With great honor and for the third time since the Order’s recognition as Permanent Observer to the United Nations, the Delegation, led by H.E. Ambassador Beresford-Hill, addressed the U.N. Security Council.
The focus of this gathering, held by the Permanent Representative of the United States to the United Nations and chaired by U.S. Secretary of State, H.E. Mr. Anthony J. Blinken, was a high-level open debate centered around the pressing issues of famine and global food insecurity resulting from conflicts around the world.
During the discussion, H.E. Amb. Beresford-Hill focused on the Ukrainian conflict and how the collapse of the Black Sea Initiative has posed significant obstacles to humanitarian efforts in the Middle East and Africa. His Excellency noted that the Initiative’s breakdown led to a rise in wheat prices globally, impacting food supplies and affordability. As our Grand Chancellor noted at the UN Food System Summit in Rome last week, the disruption in food chains caused soaring food prices, with some countries experiencing a 70% increase, exacerbating inflationary pressures. Many African countries heavily depend on imports from Ukraine and Russia to meet their cereal demand.
The Order of Malta’s food distribution operations in Ethiopia, Kenya, and South Sudan have been severely affected by rising expenses from sourcing agents and distribution, nearly doubling operational costs. His Excellency also pointed to the fact that these developments have triggered urgent humanitarian responses, with Kenya experiencing urban protests and fatalities due to food price increases, while a drought emergency in northern Kenya has left 5.4 million people in dire need of food aid, but only a fraction of the required funding has been raised so far.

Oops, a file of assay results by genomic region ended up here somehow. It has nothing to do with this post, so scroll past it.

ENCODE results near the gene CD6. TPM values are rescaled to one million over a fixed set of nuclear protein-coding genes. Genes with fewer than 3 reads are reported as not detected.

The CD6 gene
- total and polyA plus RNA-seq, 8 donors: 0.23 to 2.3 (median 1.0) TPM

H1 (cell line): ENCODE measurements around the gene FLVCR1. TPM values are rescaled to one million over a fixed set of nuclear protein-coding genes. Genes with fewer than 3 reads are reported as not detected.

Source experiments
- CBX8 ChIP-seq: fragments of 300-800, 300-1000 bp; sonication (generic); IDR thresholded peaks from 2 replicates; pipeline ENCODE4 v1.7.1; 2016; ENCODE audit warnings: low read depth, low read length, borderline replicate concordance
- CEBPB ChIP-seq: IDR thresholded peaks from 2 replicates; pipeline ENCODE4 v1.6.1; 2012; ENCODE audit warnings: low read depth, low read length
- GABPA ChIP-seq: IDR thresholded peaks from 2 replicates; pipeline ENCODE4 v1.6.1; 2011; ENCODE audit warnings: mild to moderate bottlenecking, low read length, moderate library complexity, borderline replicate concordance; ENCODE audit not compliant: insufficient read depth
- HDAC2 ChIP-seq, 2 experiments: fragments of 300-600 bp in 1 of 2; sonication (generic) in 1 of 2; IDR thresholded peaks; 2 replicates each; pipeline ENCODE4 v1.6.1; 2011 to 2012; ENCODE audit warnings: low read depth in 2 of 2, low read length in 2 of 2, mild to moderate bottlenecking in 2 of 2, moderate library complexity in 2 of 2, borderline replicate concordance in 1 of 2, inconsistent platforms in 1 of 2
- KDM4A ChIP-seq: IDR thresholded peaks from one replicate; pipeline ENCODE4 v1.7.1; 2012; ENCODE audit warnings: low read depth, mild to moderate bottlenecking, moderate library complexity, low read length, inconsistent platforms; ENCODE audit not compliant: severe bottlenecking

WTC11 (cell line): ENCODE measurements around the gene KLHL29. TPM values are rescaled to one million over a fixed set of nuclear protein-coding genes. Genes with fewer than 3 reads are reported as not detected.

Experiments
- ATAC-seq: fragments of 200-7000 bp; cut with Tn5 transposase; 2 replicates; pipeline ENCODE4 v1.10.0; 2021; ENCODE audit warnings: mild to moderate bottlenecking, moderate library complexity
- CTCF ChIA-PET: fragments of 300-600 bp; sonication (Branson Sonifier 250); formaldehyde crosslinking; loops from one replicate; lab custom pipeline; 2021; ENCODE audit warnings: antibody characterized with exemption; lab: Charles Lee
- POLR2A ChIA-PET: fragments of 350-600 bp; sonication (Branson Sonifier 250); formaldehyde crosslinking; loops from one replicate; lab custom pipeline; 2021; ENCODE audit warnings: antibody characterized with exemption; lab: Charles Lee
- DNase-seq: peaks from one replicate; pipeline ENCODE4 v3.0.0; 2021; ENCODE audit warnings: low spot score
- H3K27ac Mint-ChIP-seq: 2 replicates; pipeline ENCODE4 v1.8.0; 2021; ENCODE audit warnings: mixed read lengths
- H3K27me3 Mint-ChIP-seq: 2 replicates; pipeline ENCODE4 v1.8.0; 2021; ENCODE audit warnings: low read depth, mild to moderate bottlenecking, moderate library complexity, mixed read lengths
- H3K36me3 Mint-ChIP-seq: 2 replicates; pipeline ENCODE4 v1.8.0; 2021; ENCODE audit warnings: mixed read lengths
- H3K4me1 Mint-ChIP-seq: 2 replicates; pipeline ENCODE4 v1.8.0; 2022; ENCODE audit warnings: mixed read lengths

Furthermore, the breakdown of the Initiative has had far-reaching consequences, worsening food security issues and adding to the burden on affected populations seeking medical assistance due to malnutrition. The thin line between nutrition and healthcare becomes evident, as illness and loss of life from starvation strain aid workers and medical providers striving to build sustainable futures in developing nations. The events in South Asia from 1970 to 1974 illustrate how inadequate preparedness and post-crisis care for natural disasters and conflicts resulted in approximately 2 million lives lost due to undernutrition and starvation. The recent collapse of the Initiative raises concerns about a potential humanitarian disaster if not promptly addressed. Maintaining an affordable food supply chain through grain imports is crucial to prevent a catastrophic surge in sickness. Addressing dehydration and malnutrition is essential to tackle the mounting medical assistance challenge.
In closing, H.E. Amb. Beresford-Hill drew upon the powerful words of Pope Francis, “I appeal to my brothers, the authorities of the Russian Federation, so that the Black Sea initiative may be resumed and grain may be transported safely.”